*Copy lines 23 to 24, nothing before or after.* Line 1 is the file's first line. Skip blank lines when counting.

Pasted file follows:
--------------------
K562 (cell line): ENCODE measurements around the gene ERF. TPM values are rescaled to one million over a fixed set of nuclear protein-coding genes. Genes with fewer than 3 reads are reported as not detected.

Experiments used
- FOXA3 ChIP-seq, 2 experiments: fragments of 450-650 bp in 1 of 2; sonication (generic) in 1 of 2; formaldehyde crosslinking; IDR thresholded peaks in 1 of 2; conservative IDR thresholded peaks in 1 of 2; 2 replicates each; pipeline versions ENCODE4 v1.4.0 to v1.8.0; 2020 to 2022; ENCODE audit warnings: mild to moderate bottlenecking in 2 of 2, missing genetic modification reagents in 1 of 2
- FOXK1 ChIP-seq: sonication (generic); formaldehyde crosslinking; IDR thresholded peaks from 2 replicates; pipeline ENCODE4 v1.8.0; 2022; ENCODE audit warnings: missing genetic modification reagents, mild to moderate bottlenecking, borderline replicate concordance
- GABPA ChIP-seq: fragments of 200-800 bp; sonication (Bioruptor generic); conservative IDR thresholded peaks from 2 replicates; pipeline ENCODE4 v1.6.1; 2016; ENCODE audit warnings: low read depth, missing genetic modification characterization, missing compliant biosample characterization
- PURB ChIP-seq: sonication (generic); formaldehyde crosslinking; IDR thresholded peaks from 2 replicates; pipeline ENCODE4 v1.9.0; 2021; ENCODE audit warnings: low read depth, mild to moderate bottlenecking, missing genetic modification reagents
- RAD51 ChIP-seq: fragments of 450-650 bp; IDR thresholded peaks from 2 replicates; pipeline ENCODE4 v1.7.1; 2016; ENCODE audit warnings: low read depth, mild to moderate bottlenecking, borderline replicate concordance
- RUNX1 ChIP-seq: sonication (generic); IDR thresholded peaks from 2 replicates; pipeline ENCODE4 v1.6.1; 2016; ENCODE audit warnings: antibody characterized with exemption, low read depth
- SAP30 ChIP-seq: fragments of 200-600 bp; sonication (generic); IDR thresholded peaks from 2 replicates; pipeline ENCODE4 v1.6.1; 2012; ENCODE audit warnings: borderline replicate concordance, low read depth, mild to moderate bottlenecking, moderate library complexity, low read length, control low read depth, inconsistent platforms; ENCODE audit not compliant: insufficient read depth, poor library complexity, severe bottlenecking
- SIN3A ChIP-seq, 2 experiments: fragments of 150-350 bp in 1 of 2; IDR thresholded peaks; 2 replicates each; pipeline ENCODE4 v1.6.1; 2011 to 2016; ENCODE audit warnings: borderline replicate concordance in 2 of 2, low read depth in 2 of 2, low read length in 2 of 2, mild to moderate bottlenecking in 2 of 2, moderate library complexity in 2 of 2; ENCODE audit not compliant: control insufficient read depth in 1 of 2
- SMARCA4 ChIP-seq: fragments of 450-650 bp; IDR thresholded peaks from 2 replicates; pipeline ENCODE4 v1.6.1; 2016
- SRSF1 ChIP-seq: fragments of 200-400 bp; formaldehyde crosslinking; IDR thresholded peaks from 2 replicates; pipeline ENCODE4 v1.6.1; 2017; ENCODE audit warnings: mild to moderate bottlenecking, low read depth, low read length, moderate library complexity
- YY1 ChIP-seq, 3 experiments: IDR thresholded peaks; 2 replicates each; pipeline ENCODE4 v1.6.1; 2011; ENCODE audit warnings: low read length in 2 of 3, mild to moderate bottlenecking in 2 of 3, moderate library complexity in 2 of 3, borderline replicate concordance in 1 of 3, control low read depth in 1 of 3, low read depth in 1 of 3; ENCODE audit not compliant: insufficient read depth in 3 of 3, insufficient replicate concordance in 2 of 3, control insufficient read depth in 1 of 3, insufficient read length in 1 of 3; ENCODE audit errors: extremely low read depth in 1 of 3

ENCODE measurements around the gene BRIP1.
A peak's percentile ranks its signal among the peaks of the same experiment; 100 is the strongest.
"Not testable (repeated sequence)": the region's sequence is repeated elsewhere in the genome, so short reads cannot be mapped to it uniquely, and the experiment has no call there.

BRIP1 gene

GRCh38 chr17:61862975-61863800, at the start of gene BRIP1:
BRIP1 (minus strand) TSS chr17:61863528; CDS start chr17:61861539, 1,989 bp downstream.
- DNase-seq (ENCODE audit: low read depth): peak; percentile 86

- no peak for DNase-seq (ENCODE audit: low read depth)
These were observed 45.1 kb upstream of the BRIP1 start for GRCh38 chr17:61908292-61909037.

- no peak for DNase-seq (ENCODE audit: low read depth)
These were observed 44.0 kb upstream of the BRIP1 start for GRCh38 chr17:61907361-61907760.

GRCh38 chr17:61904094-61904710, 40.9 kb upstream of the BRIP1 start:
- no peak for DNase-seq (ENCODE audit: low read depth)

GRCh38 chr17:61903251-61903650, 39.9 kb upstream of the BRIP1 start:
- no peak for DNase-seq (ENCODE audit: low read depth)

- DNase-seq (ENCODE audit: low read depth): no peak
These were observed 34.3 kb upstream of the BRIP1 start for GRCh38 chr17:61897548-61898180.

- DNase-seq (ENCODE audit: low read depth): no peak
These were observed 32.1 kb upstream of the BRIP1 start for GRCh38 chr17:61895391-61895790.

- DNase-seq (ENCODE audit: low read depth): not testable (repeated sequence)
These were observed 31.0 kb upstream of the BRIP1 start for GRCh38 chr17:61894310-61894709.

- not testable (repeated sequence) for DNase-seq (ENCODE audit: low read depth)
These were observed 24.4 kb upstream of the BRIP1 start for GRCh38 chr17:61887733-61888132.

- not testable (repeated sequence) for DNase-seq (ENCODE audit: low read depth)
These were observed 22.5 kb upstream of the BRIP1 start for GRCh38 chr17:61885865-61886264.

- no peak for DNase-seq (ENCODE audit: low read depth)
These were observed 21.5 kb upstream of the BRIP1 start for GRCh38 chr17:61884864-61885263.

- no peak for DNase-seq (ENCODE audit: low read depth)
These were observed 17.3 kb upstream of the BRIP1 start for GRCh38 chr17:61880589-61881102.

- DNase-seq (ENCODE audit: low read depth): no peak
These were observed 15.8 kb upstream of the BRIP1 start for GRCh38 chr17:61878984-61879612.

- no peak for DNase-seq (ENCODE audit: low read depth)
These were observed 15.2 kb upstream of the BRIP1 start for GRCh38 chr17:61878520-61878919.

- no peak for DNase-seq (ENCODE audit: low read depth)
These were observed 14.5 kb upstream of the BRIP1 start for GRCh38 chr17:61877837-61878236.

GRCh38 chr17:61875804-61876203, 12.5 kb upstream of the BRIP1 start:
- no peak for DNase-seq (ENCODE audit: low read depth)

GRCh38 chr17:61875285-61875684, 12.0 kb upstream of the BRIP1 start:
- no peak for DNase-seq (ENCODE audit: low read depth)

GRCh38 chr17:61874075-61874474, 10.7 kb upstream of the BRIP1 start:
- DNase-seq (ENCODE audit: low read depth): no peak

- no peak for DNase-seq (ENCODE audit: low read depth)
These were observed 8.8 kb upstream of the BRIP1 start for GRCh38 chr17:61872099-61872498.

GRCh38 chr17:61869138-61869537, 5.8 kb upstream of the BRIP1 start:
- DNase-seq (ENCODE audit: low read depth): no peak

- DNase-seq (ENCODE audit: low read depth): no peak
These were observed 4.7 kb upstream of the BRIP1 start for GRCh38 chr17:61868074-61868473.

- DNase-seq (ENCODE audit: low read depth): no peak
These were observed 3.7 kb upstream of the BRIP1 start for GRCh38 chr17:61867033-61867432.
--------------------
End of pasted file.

- no peak for DNase-seq (ENCODE audit: low read depth)
These were observed 44.0 kb upstream of the BRIP1 start for GRCh38 chr17:61907361-61907760.